Oh Canada! No to Speed Ads and Lower BAC, Yes to Snow Tires

Samir Syed
by Samir Syed

940News reports that Quebec's transport minister Julie Boulet has tabled a motion in the legislative assembly prohibiting car ads that "promote speed." The motion would give the SAAQ (Quebec's equivalent of a DMV) the power to set guidelines on what kinds of come-ons can be included in car ads aired and printed in Quebec. No mention of any study correlating advertisements to speeding, but I'm sure the Minister has one. Right? Right? Thankfully, scantily clad women washing a car using extra-bubbly car soap remains an option. In other news, QC's transport committee has turfed the lowering of the legal BAL (previously reported on TTAC) from 0.08 to 0.05– but has taken up the cause of mandatory snow tires in the province. Under the new proposal, Quebec's motorists can only use their "all season" rubber from April 16 to November 16. With over one metre of snow having fallen over Northeastern North America in the last month, perhaps this idea has gained some- wait for it- traction.

Samir Syed
Samir Syed

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  • Rpn453 Rpn453 on Dec 19, 2007
    Gardiner Westbound : December 19th, 2007 at 1:58 pm Southern Ontario winter roads are snow-free most of the time. Snow tires have considerably reduced wet and bare pavement stability. In most instances one is at greater risk with snow tires than with high quality all-season tires. Where exactly did you get that information? The soft winter compound tends to wear quickly, but they provide good traction on wet and dry pavement despite the slightly mushier feel; soft rubber tends to do that. Car and Driver recently compared summer, winter, and all-season Goodyear tires in snowy, wet, and dry conditions: "The most interesting result was that the snow tire performed better on wet asphalt than did the all-season tire. The snow tire stopped sooner — 150 feet versus 155 — and pulled more g — 0.71 versus 0.69. And its 56.60-second run through the wet autocross course was 0.11 second quicker." The all-season did beat the winter tire on the track when dry, but not by enough to say that driver safety would be jeopardized in any way by using them in summer. Plus, they were up against the V-rated Goodyear RS-A which pulled .87g on the dry skidpad test of my Mazda3. Since performance was so close to that of the RS-As on both dry and wet pavement, they likely performed far better than cheap all-season tires that are good for 0.7g on dry pavement. The winter tire did get chewed up pretty good at the track though. I, and pretty much all my friends and family, use winter tires here in Saskatchewan, but I don't think they should make them mandatory. A person driving cautiously on all-season tires is safer than someone driving at the limits of their winter tires, and some all-seasons actually provide decent winter traction. This law would even prevent someone from being able to take their sports car out for a drive on a warm, dry, sunny day in early April. jazbo123 : December 19th, 2007 at 12:36 pm Do they exempt AWD cars from this? I run snows on my front drivers, but my AWD car def does not need snows. Of course it doesn't! Well, unless you wanted to be able to stop and turn as well as a car with snow tires.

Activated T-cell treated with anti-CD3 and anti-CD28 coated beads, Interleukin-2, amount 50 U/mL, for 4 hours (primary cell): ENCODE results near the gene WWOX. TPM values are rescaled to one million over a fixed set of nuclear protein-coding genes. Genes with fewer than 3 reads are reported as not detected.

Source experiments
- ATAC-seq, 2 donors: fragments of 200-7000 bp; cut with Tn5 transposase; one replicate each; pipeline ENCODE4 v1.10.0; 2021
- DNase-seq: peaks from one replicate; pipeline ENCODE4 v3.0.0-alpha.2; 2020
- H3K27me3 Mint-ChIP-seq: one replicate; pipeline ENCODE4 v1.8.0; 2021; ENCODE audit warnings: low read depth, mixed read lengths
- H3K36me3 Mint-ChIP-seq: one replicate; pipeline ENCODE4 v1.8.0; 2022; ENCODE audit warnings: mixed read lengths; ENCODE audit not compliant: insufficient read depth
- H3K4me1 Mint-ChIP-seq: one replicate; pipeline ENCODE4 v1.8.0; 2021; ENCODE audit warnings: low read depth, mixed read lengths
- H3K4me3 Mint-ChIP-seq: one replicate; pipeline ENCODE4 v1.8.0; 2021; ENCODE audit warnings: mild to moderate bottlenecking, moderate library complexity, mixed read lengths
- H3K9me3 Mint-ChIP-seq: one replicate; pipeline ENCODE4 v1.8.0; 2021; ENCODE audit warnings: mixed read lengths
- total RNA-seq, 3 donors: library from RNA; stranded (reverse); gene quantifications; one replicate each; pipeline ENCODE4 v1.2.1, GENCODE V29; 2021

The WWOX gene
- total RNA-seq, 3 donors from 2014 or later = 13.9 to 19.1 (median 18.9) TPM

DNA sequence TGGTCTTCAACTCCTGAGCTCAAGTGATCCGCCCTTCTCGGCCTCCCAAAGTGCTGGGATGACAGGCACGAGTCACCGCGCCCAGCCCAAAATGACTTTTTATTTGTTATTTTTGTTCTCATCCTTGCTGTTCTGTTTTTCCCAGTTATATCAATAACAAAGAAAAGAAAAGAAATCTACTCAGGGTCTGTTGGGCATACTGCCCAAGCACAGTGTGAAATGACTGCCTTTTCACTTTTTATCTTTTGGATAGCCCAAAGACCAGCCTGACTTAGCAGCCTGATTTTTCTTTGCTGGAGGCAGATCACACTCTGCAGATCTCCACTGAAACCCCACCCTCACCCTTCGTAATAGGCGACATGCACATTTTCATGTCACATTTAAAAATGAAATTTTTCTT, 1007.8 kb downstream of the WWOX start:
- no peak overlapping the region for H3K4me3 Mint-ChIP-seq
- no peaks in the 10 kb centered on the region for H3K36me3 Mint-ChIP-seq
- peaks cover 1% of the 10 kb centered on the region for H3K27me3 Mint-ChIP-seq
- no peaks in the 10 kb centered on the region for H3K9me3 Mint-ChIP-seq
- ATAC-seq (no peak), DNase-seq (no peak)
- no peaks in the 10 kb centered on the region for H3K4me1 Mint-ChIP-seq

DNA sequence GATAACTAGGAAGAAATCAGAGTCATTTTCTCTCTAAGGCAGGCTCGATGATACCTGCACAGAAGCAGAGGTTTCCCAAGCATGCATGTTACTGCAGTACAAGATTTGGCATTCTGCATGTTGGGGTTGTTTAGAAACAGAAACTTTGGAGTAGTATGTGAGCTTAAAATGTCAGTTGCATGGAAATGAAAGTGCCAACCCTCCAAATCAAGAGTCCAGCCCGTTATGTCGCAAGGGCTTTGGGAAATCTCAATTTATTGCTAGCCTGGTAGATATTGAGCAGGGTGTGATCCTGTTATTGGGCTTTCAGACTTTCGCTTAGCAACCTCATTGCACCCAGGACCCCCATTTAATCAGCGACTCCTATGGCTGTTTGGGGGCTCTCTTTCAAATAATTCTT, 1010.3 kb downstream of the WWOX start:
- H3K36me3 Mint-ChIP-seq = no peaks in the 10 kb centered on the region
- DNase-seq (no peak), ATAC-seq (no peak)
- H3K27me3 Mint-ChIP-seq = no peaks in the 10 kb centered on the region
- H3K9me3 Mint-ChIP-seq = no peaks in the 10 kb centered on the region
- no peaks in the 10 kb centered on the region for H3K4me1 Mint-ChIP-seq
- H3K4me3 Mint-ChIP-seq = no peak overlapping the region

• Lariviere17 Lariviere17 on Dec 19, 2007

    Making winter tires mandatory is a good idea. But if I want to go south (e.g. Florida) this winter from Montreal, I have the choice of breaking the law or ruins my winter tires. Not very practical, isn't it?

  • Samir Syed Samir Syed on Dec 19, 2007

    The River 17: You can buy nokian hakkapeliitta tires. They are rated by Transport Canada as a winter tire, but can be used year-round.

  • Wstansfi Wstansfi on Dec 20, 2007

    My favorite part of Quebec automotive law is the no fault insurance. That is, if you do slide your car into someone else's, you're not liable for dammage to their property, only your own. So, it almost makes sense that they then feel they need to legislate snow tires...